Let us then consider the test loss as a function of the gradients. The test loss we actually get is L(G) = L(G_inf + δG). We can now Taylor expand this to get an expansion which tells us that the quantity we care about, L(G) - L(G_inf), is of the form AδG + B(δG)^2, where A and B are constants that depend on derivatives of the test loss in the infinite dataset case. We had already concluded that E[δG] = 0, and E[(δG)^2] is just the variance and so scales as 1/D, which implies that α = 1.
Here’s a slightly less mathematical and more conceptual argument for the same thing (though note that this feels like a sketchier argument overall):
The authors also suggest that a similar argument can be applied to argue that for parameters, the loss scales as 1/w, where w is the width of the network. This is variance-limited scaling for P. This again relies on previous results showing that neural networks behave like linear models in the limit of infinite width.
The authors use this theory to make a bunch of predictions which they can then empirically test. I’ll only go through the most obvious test: independently measuring the scaling exponent α and the intrinsic dimension d, and checking whether α >= 4/d. In most cases, they find that it is quite close to equality. In the case of language modeling with GPT, they find that α is significantly larger than 4/d, which is still in accordance with the equality (though it is still relatively small -- language models just have a high intrinsic dimension). Variance-limited scaling is even easier to identify: we simply measure the scaling exponent α and check whether it is 1.
Rohin's opinion: This seems like a solid attack on a theory of scaling. As we discussed last week, it seems likely that any such theory must condition on some assumption about the “simplicity of reality”; in this paper, that assumption is that the data lies on a low-dimensional manifold within a high-dimensional observation space. This seems like a pretty natural place to start, though I do expect that it isn’t going to capture everything.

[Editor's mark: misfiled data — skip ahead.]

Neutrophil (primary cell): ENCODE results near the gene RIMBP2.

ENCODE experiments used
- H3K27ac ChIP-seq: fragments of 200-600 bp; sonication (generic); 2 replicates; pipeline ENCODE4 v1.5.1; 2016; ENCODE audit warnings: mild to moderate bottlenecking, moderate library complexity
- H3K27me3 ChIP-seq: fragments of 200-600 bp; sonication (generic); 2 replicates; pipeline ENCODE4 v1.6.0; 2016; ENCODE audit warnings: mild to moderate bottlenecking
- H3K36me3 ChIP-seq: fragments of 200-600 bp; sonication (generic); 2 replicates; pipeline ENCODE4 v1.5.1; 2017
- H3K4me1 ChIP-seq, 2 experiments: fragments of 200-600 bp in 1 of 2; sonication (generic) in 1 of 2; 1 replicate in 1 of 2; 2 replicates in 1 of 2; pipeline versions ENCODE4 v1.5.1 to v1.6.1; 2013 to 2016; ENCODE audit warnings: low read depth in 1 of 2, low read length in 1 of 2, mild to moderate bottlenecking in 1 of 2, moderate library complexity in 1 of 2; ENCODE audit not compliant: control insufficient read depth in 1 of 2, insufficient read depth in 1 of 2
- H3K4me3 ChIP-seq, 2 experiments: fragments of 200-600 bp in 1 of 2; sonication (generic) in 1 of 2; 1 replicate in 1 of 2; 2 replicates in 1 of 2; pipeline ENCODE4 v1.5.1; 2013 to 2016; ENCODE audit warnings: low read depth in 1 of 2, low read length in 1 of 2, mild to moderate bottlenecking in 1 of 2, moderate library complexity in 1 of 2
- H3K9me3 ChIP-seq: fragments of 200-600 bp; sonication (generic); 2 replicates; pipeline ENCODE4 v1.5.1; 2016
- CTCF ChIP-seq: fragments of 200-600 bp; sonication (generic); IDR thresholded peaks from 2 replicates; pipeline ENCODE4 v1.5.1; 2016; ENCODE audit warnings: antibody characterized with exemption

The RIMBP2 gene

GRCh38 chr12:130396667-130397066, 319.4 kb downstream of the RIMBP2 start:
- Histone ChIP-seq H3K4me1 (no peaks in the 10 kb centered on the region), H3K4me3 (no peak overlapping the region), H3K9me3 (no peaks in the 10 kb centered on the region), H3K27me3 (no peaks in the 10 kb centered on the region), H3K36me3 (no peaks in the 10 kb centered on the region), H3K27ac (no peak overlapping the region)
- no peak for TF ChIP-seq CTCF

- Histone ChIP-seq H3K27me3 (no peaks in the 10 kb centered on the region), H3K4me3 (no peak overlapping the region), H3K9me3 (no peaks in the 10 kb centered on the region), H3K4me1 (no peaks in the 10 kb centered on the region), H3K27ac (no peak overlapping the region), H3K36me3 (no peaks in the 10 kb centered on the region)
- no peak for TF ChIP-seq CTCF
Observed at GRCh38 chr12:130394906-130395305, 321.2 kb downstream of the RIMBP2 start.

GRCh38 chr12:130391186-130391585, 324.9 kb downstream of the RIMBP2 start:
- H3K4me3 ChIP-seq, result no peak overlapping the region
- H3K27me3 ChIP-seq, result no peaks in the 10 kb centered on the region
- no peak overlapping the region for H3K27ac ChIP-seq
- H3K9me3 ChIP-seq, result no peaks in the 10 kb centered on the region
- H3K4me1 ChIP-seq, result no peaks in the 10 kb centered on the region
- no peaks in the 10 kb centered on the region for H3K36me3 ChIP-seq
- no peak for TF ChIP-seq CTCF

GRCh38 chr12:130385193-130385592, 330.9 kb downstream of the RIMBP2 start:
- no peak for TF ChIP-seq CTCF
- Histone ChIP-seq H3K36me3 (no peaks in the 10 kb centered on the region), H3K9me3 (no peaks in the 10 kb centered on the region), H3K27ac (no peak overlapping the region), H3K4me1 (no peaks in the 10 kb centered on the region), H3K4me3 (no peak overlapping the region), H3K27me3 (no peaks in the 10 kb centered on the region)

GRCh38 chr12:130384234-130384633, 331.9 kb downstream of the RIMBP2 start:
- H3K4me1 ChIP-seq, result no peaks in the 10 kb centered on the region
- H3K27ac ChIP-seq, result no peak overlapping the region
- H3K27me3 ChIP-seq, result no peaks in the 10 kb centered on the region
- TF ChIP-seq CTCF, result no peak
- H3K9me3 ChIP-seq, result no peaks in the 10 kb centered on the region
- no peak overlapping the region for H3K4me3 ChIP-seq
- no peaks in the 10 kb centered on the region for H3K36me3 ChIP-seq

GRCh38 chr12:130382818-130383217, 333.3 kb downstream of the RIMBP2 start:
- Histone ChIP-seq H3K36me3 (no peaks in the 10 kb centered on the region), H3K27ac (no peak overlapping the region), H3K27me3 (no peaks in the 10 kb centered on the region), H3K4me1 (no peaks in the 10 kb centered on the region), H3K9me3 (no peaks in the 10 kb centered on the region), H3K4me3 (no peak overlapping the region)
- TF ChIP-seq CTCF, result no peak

Note that many of the authors’ experiments are in teacher-student models. In these models, a large teacher neural network is first initialized to compute some random function; a student network must then learn to imitate the teacher, but has either limited data or limited parameters. The benefit is that they can precisely control factors like the intrinsic dimension d, but the downside is that it isn’t immediately clear that the insights will generalize to real-world tasks and datasets. Their experiments with more realistic tasks are less clean, though I would say that they support the theory.
Bootstrapped Alignment (G Gordon Worley III) (summarized by Rohin): This post distinguishes between three kinds of “alignment”:
1. Not building an AI system at all,
2. Building Friendly AI that will remain perfectly aligned for all time and capability levels,
3. Bootstrapped alignment, in which we build AI systems that may not be perfectly aligned but are at least aligned enough that we can use them to build perfectly aligned systems.